End Times at the L.A. Times?

It's long been a general L.A. media axiom that The Los Angeles Times' best days were behind it, but, as Edward James Olmos tells Harrison Ford at the end of Blade Runner: "It's too bad she won't live... But then again, who does?" The Times' decline may have been unduly hastened by poor corporate governance (that would be a link to the Wikipedia page for Sam Zell you're hovering over there), but the paper is also just another casualty of the larger structural realignment that is afflicting the profits and readerships of print media worldwide. That layoff bell you hear emanating from Downtown, humble writer/editor/journo/reporter? Wait long enough and it may start tolling for thee.

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The interconnectedness of our fortunes (or at least of our Facebook friends and Google+ circles) may be why the cuts were not even done before initial reports about them began to appear at LA Observed, Fishbowl LA and Publishers Weekly, the personal blog of L.A. Times blog editor summer-vacationer Tony Pierce. Fired books columnist Susan Salter Reynolds weighed in on her own situation via the PW comments, where SGV Valley News Group theater columnist Frances Baum Nicholson joined the consensus lament over the general state of arts and literary coverage in the region:

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(Los Angeles may be the "Entertainment Capital of the World," but apparently the strain of this achievement has left us unable to claim "Arts Journalism Capital" as well.)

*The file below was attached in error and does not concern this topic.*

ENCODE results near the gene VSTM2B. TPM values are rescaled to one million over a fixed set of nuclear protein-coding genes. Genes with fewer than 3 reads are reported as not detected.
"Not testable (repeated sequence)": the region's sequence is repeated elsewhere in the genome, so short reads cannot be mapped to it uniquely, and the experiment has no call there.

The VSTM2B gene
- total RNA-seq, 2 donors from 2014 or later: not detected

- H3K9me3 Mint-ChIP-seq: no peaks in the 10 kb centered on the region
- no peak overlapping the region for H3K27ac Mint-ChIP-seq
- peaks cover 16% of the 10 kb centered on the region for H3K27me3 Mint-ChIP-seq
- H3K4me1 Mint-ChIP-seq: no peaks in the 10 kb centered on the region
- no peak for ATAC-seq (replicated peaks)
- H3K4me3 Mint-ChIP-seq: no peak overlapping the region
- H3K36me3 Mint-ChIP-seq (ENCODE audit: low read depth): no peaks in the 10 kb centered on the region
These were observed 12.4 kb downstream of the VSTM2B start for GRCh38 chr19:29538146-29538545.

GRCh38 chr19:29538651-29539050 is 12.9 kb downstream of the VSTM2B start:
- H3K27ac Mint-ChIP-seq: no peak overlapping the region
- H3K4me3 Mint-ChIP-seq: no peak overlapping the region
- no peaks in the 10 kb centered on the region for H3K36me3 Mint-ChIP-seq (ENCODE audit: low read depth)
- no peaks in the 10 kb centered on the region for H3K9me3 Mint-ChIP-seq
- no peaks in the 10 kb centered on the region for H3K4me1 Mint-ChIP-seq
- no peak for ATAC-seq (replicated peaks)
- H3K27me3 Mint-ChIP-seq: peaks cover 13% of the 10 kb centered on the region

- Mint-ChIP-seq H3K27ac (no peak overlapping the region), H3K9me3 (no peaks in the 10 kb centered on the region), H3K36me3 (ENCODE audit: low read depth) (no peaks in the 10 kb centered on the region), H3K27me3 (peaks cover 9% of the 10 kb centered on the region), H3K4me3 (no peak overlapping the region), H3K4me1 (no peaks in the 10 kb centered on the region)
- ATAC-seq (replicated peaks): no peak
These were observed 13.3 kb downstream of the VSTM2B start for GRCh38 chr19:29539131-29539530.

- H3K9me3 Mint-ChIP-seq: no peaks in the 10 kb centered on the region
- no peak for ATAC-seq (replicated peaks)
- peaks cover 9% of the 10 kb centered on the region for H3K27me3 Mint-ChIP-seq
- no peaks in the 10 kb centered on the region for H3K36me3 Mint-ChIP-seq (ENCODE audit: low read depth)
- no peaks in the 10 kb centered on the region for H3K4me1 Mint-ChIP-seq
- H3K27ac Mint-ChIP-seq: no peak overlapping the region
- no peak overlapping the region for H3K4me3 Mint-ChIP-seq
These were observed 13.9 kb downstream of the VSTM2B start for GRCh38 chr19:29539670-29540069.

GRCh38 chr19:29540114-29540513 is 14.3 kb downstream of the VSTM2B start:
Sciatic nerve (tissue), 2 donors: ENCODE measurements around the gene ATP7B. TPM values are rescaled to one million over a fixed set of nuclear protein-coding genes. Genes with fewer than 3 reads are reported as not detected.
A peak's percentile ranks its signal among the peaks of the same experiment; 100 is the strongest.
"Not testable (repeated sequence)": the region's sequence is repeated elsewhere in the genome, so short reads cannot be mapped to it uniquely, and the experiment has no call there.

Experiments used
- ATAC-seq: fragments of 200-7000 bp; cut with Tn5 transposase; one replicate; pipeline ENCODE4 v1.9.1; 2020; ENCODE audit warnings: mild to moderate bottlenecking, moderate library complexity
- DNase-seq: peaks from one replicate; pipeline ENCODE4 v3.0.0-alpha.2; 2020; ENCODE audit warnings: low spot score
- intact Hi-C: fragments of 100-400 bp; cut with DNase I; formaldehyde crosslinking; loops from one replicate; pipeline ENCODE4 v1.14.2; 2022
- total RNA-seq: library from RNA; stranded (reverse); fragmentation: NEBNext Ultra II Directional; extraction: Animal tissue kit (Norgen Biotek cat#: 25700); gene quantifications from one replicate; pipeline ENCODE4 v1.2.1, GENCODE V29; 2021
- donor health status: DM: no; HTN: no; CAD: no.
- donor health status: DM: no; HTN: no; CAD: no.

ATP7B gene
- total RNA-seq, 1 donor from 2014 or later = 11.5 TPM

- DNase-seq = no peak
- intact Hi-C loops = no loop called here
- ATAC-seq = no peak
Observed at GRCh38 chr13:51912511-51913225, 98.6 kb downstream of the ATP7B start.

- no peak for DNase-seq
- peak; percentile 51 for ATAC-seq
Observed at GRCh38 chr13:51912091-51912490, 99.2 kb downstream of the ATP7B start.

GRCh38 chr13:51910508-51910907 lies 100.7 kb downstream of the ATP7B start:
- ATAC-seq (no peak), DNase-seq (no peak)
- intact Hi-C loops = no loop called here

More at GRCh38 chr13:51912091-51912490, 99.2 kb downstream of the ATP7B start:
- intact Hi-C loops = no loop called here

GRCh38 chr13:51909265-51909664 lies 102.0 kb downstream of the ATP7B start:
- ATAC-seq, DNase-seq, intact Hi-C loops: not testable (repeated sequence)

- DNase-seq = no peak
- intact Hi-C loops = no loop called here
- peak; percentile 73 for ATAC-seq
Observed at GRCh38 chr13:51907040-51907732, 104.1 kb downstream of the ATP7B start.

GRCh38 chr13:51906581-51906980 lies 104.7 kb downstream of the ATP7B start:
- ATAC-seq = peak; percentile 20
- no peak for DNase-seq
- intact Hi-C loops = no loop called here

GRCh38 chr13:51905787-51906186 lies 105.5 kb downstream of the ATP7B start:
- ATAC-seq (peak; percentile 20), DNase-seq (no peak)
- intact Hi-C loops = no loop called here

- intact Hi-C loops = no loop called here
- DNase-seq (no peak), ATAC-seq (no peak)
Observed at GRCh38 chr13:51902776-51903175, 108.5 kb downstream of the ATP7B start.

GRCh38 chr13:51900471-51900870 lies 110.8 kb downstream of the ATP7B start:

For those of us in public media, the woes of our commercial cousins (kissing cousins, really; the membrane that separates our demimondes has never been particularly impermeable to individual journalists) provide both a neverending wake-up call and reaffirmation of our mission. It's not a state secret that the basic pitch public media makes to the audience is that it will provide media that the for-profit system either can't or won't. An initiative like KCET's SoCal Connected exists (and, if awards are any tally, thrives) against the backdrop of dismal accountings of local TV news coverage like the Normal Lear's Center's periodic surveys. Similarly, the mere existence our recently announced ARC arts project (funded in part by the L.A. County Arts Commission and involving potential partners such as USC's Annenberg School) implies not-so-subtly that there is important cultural reporting falling through the cracks of existing media. (For the record, the irony of the preceding link to the LAT does not escape me.) Overall, though, public media hasn't the resources, scope or leeway to do all things the thriving commercial press once did, making the loss of talented, seasoned reporters at institutions like the Los Angeles Times an often irrevocable one. We may not be physically living in the dystopia depicted in Ridley Scott's iconic vision of Los Angeles, but media-wise we may already be there.

Here's that Blade Runner clip, btw:

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Wow. That front page image is freakishly appropriate. A spectacle indeed: Nightmare on Spring Street.